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The Stunning Symbiosis between Math and Knitting [Slide Show]

A meeting of the minds at the intersection of mathematics and fiber arts yields eye-popping creations
knitted bonsai


Binary Bonsai. These trees were created as part of the Botanica Mathematica project to illustrate exponential growth, bifurcation and fractals.
Credit: Designer and coordinator: Madeleine Shepherd and Julia Collins. Artists: AZLY, Kicki Frisch, Ingalilsusa, Carmen Moran and Madeleine Shepherd. 

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When knitters want to make tubes without seams, they sometimes use circular knitting needles, in which two points are connected by a flexible wire. A few years ago sarah-marie belcastro tied her circular knitting needles in a knot to see what would happen. She knitted along the knotted needles and ended up with a knitted trefoil knot, the simplest knot you can tie. Belcastro, a mathematician as well as a skilled knitter, was delighted. Her research interests include graph theory and knot theory, and after creating her first knitted trefoil she continued her adventures in mathematical knitting, developing a technique for knitting more complicated knots and links.

At the Joint Mathematics Meetings in Baltimore last month, belcastro, along with Mercer University mathematician Carolyn Yackel, organized a special session that brought together mathematics, mathematics education and fiber arts. The mathematician-crafters involved in the session explored a wide range of topics. Most presentations fell into two broad categories: mathematics in the service of arts, and arts in the service of mathematics. University of Victoria mathematician Veronika Irvine's bobbin lace piece, "Cyber Rose," is in the first category. Irvine used mathematics to develop an algorithm for creating novel lace patterns. On the other hand, Central Connecticut State University mathematician S. Louise Gould's "Cuboctahedron-Projective Plane Transformer" is in the second category. Gould's motivation for making the brightly colored, zippered figure was to better understand the projective plane, a hard-to-visualize mathematical surface, by getting her hands on this physical model.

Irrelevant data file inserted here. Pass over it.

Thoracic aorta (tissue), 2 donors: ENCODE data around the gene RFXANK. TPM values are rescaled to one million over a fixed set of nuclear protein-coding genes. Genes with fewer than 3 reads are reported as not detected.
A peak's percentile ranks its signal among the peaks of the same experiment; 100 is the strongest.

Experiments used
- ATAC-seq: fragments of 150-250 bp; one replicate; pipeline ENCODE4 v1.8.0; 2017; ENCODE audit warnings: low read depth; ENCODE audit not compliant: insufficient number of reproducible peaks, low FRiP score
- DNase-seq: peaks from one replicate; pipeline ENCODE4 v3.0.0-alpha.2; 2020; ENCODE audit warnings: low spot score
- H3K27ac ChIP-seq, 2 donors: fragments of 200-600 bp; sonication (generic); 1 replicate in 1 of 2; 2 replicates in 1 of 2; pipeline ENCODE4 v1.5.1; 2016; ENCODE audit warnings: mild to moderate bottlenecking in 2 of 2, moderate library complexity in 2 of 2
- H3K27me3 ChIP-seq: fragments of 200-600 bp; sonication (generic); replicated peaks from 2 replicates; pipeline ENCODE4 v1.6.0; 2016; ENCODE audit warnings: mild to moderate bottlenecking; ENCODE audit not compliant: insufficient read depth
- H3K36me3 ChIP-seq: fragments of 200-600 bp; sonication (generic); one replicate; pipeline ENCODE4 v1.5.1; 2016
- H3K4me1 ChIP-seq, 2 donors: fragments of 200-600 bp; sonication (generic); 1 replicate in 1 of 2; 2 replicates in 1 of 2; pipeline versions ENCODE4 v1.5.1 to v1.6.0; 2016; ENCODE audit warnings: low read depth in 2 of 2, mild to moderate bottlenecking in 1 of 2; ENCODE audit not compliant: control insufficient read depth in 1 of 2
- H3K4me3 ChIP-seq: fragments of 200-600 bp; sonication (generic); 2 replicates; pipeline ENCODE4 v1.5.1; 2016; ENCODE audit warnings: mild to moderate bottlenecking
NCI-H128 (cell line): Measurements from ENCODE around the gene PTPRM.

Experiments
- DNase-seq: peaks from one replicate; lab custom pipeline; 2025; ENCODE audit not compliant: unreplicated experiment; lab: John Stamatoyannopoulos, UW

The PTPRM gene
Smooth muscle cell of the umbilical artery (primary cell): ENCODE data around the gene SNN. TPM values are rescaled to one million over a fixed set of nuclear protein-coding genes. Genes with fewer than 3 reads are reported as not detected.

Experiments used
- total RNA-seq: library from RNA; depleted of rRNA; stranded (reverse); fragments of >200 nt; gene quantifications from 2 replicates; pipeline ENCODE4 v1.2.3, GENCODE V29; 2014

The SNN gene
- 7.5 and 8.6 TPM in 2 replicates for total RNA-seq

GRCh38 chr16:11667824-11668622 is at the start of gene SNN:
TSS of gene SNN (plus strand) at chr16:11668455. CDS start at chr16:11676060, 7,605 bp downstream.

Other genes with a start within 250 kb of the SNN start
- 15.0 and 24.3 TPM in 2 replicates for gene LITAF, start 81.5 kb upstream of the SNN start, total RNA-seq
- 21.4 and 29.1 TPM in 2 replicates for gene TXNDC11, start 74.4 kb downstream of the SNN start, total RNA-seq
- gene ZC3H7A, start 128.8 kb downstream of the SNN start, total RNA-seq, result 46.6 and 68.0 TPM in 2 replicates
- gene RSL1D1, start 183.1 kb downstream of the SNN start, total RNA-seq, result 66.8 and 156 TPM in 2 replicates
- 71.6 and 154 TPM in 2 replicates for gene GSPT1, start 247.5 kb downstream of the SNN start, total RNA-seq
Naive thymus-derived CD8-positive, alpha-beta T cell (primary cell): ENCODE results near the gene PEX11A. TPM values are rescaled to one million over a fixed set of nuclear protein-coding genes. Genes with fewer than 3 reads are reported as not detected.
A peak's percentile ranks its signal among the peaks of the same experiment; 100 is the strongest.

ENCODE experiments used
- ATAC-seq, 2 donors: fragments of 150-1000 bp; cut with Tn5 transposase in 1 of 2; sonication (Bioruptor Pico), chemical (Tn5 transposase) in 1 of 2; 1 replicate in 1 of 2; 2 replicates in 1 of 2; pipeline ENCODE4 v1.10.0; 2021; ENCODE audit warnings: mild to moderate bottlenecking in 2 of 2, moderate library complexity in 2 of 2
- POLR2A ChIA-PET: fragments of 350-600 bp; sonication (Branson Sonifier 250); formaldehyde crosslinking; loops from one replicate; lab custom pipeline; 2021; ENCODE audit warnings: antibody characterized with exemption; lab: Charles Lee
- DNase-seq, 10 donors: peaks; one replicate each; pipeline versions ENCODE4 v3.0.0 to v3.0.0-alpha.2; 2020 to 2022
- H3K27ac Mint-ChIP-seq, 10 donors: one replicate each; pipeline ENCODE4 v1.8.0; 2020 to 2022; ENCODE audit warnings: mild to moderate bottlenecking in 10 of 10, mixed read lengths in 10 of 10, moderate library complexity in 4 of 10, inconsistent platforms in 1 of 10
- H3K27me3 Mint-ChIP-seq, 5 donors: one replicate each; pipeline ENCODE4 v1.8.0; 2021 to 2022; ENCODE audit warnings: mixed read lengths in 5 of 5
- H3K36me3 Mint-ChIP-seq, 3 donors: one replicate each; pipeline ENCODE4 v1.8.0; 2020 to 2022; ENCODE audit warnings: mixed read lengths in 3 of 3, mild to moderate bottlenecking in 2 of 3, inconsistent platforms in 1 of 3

>> View a slide show of the exhibits.

Some projects combined aspects of both categories. Malone University mathematician Kyle Calderhead's "Hexagonal Hilbert" is a visualization of a variant on the Hilbert curve, a space-filling curve that is built using an iterative, fractal process. So in some ways it is crochet in the service of math. But Calderhead had to develop a technique to interweave two crochet meshes to create the final project. Knowledge of the mathematics he wanted to illustrate helped him innovate in crochet. Likewise, belcastro's torus knots and links required her to figure out a way to entwine her knitting needles, sometimes several sets of them, to create the intricate figures.

In addition to short talks, the session included a juried exhibition of mathematically inspired knit, crocheted, beaded and stitched creations. Yackel and belcastro organized the first session on mathematics and fiber arts at the 2005 Joint Mathematics Meetings. Mathematically inspired fiber artists have also participated in the annual Bridges mathematical art conference, with many knit, crocheted and quilted pieces appearing in Bridges art galleries. For more information on any of the pieces in the slide show, see the session Web site.

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